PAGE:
The main struggle now is to ensure no backlog for criminal matters and family matters, says Wagner
The Supreme Court of Canada has adjourned hearings scheduled for its spring session for health and safety reasons in response to COVID-19. It has since rescheduled a number of these hearings, and on Friday the court announced the list of appeals that will be heard by videoconference from June 8 to June 19, 2020.
Here, Chief Justice of Canada Richard Wagner answers Canadian Lawyer’s questions about COVID-19’s effects on the Supreme Court and other courts across Canada.
What are some of the adjustments you’ve had to make since COVID-19 was declared a pandemic?
Back in March, we decided to postpone all the cases in March, April and May, and to … reschedule those cases [using] technology. A few of those cases will be heard starting on June 9 [via videoconference]. Other cases will be heard at the end of September, in a special session at the courts. Because of the number of interveners — it’s regarding the carbon tax [in which appeals were brought by the attorneys general of Saskatchewan, Ontario and British Columbia] — there are many people involved. It was preferable to schedule it in September in the hope that it could be done in person, maintaining simultaneous translation and the open-court principle so that media can look and hear.
Another case [to be heard in September] is concerning the jurisdiction of the Court of Quebec versus the Superior Court; so again, there are many interveners. Hopefully we will be able to do it in person, but while adjusting to the guidelines of the health authorities.
We gave instructions to all our staff to work from home -- many could -- and the judges are able to work from home. We have roughly 400 to 600 leave applications per year, so they are considered by the judges electronically. Probably one of the few good sides of this pandemic is that we'll be using more technology in the future. For the leave applications, [remote review] is working very well and that will stay after the crisis is over.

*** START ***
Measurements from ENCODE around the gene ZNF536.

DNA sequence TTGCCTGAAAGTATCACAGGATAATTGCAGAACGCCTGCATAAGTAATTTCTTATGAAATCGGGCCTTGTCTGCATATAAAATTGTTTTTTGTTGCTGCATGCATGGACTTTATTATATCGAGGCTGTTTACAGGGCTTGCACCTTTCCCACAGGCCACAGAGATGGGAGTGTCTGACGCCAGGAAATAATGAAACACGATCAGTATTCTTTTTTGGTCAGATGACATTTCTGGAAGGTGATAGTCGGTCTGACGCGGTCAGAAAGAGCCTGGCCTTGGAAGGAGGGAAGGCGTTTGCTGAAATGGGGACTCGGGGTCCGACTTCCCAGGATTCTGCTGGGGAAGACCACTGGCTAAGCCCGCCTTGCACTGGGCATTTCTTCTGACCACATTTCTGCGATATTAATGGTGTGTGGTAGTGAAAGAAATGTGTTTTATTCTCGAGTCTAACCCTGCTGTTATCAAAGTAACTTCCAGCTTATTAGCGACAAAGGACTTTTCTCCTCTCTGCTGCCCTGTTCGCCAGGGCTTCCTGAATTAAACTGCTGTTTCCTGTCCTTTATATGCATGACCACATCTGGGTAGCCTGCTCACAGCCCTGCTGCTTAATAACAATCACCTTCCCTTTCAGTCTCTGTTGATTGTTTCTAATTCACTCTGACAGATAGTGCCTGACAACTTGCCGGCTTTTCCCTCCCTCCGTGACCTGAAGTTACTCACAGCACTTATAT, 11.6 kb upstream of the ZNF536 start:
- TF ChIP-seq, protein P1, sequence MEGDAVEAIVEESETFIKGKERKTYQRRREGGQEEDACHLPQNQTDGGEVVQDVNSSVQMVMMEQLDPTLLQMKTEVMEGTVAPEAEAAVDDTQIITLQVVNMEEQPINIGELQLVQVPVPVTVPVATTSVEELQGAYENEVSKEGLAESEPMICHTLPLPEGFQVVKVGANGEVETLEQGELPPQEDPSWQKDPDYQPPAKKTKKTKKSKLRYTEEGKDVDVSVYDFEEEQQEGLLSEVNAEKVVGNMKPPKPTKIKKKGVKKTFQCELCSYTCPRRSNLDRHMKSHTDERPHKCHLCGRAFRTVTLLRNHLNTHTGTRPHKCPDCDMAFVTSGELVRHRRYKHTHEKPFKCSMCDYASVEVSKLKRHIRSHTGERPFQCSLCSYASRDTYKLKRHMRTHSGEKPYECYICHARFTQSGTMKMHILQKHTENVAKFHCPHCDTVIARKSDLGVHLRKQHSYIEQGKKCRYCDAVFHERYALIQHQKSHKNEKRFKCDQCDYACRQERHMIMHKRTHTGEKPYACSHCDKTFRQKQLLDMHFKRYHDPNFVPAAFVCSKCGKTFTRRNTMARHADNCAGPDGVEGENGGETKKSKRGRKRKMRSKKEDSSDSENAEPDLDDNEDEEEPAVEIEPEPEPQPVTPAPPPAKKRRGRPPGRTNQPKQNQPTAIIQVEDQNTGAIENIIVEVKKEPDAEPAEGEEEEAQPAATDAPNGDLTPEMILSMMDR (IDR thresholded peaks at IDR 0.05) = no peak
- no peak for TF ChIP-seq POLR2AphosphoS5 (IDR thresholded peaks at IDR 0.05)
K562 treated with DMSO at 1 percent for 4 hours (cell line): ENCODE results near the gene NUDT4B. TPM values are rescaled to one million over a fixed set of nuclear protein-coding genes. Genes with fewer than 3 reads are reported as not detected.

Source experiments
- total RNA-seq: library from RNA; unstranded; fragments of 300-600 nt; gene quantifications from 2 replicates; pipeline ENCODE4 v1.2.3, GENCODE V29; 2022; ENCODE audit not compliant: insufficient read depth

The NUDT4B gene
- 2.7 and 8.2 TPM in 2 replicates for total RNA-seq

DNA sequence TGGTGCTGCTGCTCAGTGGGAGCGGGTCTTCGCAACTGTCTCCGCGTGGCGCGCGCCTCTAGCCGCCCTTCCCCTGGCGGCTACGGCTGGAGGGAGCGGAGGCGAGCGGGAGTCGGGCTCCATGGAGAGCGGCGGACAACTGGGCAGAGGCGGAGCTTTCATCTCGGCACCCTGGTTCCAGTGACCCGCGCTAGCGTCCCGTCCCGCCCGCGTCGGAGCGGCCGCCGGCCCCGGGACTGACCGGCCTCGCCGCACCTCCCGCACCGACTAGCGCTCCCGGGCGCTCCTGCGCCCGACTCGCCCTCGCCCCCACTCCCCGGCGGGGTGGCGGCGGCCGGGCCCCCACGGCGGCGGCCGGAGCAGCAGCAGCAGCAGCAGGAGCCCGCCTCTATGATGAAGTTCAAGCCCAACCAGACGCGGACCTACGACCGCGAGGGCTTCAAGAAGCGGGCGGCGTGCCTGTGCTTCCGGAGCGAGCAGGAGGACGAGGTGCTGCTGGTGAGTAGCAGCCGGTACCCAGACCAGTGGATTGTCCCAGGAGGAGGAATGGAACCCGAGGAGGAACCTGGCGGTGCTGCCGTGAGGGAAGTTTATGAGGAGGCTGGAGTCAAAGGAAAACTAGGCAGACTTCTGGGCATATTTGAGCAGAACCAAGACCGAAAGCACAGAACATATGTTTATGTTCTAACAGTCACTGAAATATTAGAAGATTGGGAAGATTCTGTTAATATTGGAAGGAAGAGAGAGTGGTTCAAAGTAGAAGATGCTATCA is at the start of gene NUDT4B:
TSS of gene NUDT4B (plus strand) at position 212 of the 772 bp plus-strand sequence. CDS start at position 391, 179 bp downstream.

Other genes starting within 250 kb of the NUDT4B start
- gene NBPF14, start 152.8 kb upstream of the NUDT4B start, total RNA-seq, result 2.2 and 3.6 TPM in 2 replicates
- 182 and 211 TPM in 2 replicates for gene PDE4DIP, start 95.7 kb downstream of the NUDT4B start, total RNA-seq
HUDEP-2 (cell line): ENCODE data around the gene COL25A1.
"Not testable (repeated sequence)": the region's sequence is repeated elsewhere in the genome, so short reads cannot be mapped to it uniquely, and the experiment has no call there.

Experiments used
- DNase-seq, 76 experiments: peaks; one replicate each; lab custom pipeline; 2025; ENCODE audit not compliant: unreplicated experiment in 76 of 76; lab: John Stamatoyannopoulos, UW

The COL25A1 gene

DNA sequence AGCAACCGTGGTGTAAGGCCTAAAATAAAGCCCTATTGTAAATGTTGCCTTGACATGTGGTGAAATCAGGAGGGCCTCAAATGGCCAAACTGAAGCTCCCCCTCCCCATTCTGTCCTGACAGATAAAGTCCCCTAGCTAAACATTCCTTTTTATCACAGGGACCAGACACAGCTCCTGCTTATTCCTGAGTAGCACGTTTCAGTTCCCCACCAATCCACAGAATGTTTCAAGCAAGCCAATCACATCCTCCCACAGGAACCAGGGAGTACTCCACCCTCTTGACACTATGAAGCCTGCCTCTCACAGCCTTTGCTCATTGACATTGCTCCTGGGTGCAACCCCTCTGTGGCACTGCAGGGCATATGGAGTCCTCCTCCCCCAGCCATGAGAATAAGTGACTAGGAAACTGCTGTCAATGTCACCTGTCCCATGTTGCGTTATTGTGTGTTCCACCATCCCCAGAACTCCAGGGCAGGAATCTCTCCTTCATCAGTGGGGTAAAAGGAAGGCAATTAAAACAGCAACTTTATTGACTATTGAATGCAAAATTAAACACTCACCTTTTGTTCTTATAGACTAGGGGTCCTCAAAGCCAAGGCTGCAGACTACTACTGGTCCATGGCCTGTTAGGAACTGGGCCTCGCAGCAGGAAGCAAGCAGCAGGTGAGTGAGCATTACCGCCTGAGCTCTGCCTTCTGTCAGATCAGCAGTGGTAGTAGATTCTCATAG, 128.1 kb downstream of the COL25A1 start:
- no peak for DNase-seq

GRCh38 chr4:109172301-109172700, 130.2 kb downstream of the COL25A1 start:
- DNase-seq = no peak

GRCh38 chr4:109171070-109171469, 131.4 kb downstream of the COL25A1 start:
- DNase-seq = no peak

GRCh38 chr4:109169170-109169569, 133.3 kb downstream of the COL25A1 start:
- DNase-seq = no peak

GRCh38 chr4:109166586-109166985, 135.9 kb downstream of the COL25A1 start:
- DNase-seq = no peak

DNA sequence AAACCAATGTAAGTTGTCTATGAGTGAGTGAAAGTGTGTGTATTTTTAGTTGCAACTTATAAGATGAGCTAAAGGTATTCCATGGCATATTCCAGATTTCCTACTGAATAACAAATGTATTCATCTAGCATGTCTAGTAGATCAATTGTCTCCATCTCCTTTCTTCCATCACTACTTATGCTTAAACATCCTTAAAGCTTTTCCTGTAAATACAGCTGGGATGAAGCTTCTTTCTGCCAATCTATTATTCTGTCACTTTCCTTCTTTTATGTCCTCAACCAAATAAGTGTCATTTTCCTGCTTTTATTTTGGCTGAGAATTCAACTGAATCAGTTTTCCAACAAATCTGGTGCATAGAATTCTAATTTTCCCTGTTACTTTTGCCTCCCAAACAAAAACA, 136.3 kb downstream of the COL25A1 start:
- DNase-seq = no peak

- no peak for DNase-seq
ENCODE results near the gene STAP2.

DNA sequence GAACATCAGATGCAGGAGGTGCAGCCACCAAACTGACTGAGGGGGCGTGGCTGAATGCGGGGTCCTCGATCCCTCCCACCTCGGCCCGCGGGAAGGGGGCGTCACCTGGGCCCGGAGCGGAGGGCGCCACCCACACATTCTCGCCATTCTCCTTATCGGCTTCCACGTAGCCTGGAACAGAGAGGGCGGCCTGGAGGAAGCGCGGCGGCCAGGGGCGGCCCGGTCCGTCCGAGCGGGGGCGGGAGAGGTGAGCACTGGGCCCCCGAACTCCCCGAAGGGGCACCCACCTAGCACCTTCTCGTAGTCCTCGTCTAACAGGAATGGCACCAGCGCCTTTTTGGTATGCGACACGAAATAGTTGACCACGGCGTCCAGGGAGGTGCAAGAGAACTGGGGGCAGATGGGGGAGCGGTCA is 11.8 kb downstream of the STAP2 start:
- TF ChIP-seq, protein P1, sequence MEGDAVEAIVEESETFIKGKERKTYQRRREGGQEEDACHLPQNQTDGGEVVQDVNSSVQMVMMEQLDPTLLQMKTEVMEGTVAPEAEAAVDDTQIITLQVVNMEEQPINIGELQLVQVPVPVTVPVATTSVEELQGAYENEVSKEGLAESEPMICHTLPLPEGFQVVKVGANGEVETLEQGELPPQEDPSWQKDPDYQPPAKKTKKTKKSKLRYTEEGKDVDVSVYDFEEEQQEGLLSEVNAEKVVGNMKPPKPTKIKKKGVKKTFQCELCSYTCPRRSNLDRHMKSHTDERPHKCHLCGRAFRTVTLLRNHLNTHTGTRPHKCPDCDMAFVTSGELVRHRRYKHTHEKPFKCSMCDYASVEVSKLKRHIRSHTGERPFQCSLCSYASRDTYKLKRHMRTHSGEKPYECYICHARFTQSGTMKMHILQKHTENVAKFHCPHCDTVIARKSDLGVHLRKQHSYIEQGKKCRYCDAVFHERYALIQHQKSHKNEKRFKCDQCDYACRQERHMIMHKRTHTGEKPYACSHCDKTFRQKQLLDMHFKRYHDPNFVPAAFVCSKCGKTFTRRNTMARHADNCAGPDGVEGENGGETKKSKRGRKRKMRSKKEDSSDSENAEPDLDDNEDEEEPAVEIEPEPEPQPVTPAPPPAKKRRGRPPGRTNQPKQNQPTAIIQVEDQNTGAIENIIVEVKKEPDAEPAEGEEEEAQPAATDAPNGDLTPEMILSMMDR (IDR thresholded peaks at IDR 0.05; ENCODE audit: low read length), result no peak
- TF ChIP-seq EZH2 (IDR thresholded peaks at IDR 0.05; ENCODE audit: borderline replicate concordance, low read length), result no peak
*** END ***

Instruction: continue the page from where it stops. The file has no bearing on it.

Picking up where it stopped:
My feeling is that we'll have to use more technology [in future], so that we will not be back to the so-called ‘normal situation’ anymore.
What would more technology look like?
Parties can already file documents by email. The court was equipped with videoconferencing before, but lawyers prefer to come to Ottawa to argue cases. That may change in future.
What is special this year is that all the judges can hear a case from home or the court. The lawyers always prefer to have their day in court, but I have a feeling that that will change also; in the future [remote hearings] could be part of the new normal of working.
The real struggle right now [in Canada] is at the trial division. We were able, at the courts of appeal across the country, and the Supreme Court, to deal with the situation … with the use of technology. With the trial divisions it’s a much different story. And that’s my main concern at this time, especially for jury trials in criminal matters. By definition to have 12 people in one room to hear a case is quite a challenge. I co-chair the Action Committee on Court Operations in Response to COVID-19 with Justice Minister Lametti [launched in May]; it’s one of our priorities right now. We look at ways and remedies and means to support the trial courts in order that the jury trials can be heard as soon as possible.
I would hope that jury trials would resume within the next few weeks, before the fall.
What would be the accommodations for jury trials/jurists?
There are many scenarios on the table. One good thing I learned … is that judges across the country have been working hard to find new ways to manage situations, with the help of governments. To what extent can we hold jury trials outside the courthouse? There may be some amendments to the Criminal Code, for instance, [allowing] trials in hotels, which are empty right now, that could allow the distancing suggested by the health authorities.
The main struggle right now is to make sure that there is no backlog for criminal matters and family matters. It would be very sad to go back four years ago, before Jordan, and so we have to find a way to resume those trials, those hearings, as soon as possible; it’s urgent. Our justice system is based on the fact that people have trust and faith in the system, so we have to keep it that way, and one way is to make sure that the trials are set up as soon as possible.
Are you concerned that the Supreme Court’s fall session will be overburdened with hearings?
We assume we’ll be able to hear all cases that should have been heard in March, April, May in September, October, and June of this year. Starting in November, I think we'll be able to resume our usual calendar, and if for any reason we cannot hold hearings in person we'll do it electronically; we’ll do it a distance, using technology. But we will not accept any backlog.
How are you anticipating operating a virtual courtroom (as you will start to do in June)?
We decided to go with one platform [Zoom]. It will be the first usage of June; we’ve had a practice run, and it went well.
What can lawyers do to help the courts overcome its challenges in having the hearings conducted via videoconference?
They’ve been very cooperative [in the midst of the pandemic]; they are part of the justice system, and they understand that. They have to bring their best advocacy in a virtual courtroom, just like they do in the real courtroom, and be flexible, be patient. And I'm very hopeful, because I think everybody realizes that this pandemic is the opportunity to change things for good. So it will not be cosmetic, … the changes will be for the future and to become the ‘new normal.’